-Is that the reason why the seal on the shaft is leaking as although it is slightly worn I can’t see a definite fail point?
I decided to replace the bushing on the power steering pump after I finally tracked it down (536361) to these guys at Flying spares. Its identical although not cheap. Part# CD2827
BUSH (Main shaft) (CD2827)
 
#16
Some questions guys on the fitting of the PS box that I hope you can clarify. I have used the existing shims that came with the PS box, but it is way too high relative to the cabin bulkhead rubber bushing, compared to the manual box I removed which was bang on centre. I was just glad to get the PSB in place, quite a faff and took some time, but it looks like it will be in and out a few times before I get it right.

When I review the Rover parts catalogue it does not show steering stops with the PS Box, however it calls out 2 x packings (90565481), but only one shown at the front of the PSB. Is this the case ? Is the steering limited without steering stops or will it hit the inner arches if not fitted?
What does shimming achieve ? What are you supposed to shim relative too? the Rover workshop manual just mentions ensure fitting of the shims, but without knowing what to shim reference too? Should I use the shims from my manual steering box instead which are few compared to the PSbox shims which have quite a thickness.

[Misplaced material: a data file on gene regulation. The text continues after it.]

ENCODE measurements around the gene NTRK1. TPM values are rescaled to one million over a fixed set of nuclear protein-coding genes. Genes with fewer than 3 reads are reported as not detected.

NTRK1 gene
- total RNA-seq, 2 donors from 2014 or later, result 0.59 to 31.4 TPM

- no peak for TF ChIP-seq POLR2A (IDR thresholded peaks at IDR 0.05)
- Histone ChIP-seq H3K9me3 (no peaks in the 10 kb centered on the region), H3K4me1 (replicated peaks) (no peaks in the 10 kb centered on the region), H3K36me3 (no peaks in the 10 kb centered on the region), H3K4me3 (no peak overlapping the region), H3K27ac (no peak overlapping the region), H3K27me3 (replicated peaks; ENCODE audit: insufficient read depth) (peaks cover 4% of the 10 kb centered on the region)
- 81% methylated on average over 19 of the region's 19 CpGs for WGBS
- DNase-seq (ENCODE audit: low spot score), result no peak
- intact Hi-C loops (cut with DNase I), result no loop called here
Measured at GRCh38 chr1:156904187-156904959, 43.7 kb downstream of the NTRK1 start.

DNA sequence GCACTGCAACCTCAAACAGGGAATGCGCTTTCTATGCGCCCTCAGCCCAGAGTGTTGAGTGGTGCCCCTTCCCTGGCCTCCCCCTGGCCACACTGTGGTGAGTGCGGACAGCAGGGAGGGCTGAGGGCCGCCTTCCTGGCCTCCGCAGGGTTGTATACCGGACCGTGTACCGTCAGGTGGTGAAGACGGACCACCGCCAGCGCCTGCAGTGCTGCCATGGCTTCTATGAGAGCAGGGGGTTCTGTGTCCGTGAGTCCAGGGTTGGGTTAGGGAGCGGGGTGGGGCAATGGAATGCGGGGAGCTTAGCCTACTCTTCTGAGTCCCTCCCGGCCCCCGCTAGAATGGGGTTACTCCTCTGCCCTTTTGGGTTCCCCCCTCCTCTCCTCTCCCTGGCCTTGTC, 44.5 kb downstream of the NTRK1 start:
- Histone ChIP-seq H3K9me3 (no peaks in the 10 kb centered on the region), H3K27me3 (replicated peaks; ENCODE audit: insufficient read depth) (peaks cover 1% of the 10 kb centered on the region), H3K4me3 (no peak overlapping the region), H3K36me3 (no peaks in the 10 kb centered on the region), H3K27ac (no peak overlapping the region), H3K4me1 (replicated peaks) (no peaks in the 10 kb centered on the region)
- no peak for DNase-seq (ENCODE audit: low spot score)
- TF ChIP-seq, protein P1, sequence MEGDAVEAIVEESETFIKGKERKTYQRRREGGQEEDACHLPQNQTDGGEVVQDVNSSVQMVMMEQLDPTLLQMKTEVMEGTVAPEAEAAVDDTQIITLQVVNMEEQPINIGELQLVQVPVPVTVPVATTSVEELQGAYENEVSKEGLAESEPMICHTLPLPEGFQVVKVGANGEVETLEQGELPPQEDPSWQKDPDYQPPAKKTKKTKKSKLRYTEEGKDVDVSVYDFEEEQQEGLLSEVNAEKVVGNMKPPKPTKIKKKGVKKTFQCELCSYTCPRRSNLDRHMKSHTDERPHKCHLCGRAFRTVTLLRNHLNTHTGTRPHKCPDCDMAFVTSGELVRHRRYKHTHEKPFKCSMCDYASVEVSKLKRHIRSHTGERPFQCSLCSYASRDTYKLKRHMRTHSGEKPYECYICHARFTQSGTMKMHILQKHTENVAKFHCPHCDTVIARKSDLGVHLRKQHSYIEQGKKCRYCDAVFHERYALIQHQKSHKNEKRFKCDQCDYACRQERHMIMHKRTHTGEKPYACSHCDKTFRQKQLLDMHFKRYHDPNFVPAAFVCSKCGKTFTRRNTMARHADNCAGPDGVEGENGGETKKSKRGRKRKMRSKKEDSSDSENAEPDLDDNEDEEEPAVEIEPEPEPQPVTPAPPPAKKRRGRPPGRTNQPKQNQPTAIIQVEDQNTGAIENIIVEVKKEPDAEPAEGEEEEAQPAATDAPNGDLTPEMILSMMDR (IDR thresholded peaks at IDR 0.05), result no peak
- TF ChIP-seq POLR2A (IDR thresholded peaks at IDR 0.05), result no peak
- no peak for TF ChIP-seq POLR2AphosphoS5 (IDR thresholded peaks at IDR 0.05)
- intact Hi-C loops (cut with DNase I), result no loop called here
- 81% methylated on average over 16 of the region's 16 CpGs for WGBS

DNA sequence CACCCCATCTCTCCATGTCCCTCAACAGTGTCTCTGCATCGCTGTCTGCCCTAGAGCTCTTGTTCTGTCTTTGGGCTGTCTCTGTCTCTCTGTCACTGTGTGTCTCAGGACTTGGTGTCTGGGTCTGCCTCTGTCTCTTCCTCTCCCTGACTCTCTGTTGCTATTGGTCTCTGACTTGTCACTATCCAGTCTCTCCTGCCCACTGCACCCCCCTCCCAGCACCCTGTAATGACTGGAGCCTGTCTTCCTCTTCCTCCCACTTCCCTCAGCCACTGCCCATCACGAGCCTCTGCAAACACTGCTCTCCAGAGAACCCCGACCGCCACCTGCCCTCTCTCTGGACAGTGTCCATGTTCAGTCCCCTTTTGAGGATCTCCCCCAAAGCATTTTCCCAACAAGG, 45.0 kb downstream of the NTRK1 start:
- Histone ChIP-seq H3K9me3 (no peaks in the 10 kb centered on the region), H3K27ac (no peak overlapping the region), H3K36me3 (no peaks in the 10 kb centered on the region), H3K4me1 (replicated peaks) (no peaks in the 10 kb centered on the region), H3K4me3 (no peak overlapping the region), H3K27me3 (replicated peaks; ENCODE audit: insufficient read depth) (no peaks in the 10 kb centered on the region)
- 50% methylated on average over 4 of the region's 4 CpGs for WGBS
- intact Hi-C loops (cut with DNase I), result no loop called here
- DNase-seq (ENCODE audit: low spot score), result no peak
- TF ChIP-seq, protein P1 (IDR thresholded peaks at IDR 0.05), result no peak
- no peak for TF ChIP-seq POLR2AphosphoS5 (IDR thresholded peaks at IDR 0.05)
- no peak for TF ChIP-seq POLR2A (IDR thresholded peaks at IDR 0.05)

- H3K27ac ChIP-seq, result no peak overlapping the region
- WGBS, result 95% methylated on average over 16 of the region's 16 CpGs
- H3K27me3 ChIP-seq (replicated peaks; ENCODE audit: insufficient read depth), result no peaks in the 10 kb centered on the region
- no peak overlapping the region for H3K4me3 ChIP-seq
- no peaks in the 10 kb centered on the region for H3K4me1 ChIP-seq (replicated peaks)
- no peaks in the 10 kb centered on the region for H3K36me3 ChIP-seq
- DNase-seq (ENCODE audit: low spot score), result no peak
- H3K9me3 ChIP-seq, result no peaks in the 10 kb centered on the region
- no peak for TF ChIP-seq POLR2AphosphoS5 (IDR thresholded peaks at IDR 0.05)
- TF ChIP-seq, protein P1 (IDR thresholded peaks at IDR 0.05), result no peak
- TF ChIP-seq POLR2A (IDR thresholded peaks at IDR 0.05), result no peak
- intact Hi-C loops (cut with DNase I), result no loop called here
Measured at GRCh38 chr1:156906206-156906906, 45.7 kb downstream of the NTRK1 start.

harveyp6

Well-Known Member
#17
If the lockstops aren't fitted to cars with PAS then the box must have internal stops. The shims are calculated purely on measurements on the box itself, nothing to do with the car. You'll have to check in the WM as it's definitely in there, but off the top of my head I can't remember and don't have a book to hand until tomorrow sometime probably.
 
#18
If the lockstops aren't fitted to cars with PAS then the box must have internal stops. The shims are calculated purely on measurements on the box itself, nothing to do with the car. You'll have to check in the WM as it's definitely in there, but off the top of my head I can't remember and don't have a book to hand until tomorrow sometime probably.
Ah yes found a section in the WM which mentions it, basically from the bottom face of the PSB to the drop arm measurement +/- . I could not understand why shims fitted to the bottom of the PSB, I thought perhaps to align to some reference on the body, but it must be due to drop arm being on a tapered shaft I would guess that dimension would vary between boxes hence the need to shim. I'll check that dimension tomorrow, and also remove the stops and hopefully will get it looking a bit more central to the bulkhead bushing
 

mrtask

Well-Known Member
#19
Lovel, sorry, pics of that bracketry next week. I beg your pardon, I forgot. Sorry to go off topic here, but
PeterZRH, I've gone through two pairs of Britpart engine mounts in six years of driving. They split in two! Found a pair of older new-old-stock Unipart engine mounts in my spares, here's hoping they hold up a bit longer! I found some online from the US for Land Rover off roaders, which are internally linked with metal 'hoops' concealed inside the urethane bush. Look beefier, but in the P6 the V8 remains seated on the sheared mounts when they fail and can't really fall out, I don't think. Hope not to be proven wrong, anyway!